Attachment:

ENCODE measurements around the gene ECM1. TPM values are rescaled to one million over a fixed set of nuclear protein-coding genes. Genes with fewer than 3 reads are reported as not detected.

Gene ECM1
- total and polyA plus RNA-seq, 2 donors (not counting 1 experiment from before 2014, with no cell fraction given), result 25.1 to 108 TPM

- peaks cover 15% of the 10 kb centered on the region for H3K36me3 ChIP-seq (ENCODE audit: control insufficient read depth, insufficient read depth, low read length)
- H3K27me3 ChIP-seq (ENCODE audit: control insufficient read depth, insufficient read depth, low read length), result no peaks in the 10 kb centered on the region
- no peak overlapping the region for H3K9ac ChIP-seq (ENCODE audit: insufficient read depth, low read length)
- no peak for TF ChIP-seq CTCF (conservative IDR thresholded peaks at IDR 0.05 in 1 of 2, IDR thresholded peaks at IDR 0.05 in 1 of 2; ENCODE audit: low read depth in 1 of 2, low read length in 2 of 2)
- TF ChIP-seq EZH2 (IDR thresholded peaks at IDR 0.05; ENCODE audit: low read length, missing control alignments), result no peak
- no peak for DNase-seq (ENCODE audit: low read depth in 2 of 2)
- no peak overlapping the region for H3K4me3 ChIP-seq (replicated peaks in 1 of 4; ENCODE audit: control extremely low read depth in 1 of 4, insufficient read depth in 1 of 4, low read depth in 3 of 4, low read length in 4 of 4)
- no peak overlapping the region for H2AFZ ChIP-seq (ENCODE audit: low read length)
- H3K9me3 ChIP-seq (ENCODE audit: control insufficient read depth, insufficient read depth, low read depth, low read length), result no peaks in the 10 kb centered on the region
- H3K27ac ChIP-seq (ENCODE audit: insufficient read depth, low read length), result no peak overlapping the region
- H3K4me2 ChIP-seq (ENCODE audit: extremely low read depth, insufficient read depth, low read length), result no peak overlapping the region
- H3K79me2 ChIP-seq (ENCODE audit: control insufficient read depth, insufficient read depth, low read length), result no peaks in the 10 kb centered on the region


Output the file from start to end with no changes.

ENCODE measurements around the gene ECM1. TPM values are rescaled to one million over a fixed set of nuclear protein-coding genes. Genes with fewer than 3 reads are reported as not detected.

Gene ECM1
- total and polyA plus RNA-seq, 2 donors (not counting 1 experiment from before 2014, with no cell fraction given), result 25.1 to 108 TPM

- peaks cover 15% of the 10 kb centered on the region for H3K36me3 ChIP-seq (ENCODE audit: control insufficient read depth, insufficient read depth, low read length)
- H3K27me3 ChIP-seq (ENCODE audit: control insufficient read depth, insufficient read depth, low read length), result no peaks in the 10 kb centered on the region
- no peak overlapping the region for H3K9ac ChIP-seq (ENCODE audit: insufficient read depth, low read length)
- no peak for TF ChIP-seq CTCF (conservative IDR thresholded peaks at IDR 0.05 in 1 of 2, IDR thresholded peaks at IDR 0.05 in 1 of 2; ENCODE audit: low read depth in 1 of 2, low read length in 2 of 2)
- TF ChIP-seq EZH2 (IDR thresholded peaks at IDR 0.05; ENCODE audit: low read length, missing control alignments), result no peak
- no peak for DNase-seq (ENCODE audit: low read depth in 2 of 2)
- no peak overlapping the region for H3K4me3 ChIP-seq (replicated peaks in 1 of 4; ENCODE audit: control extremely low read depth in 1 of 4, insufficient read depth in 1 of 4, low read depth in 3 of 4, low read length in 4 of 4)
- no peak overlapping the region for H2AFZ ChIP-seq (ENCODE audit: low read length)
- H3K9me3 ChIP-seq (ENCODE audit: control insufficient read depth, insufficient read depth, low read depth, low read length), result no peaks in the 10 kb centered on the region
- H3K27ac ChIP-seq (ENCODE audit: insufficient read depth, low read length), result no peak overlapping the region
- H3K4me2 ChIP-seq (ENCODE audit: extremely low read depth, insufficient read depth, low read length), result no peak overlapping the region
- H3K79me2 ChIP-seq (ENCODE audit: control insufficient read depth, insufficient read depth, low read length), result no peaks in the 10 kb centered on the region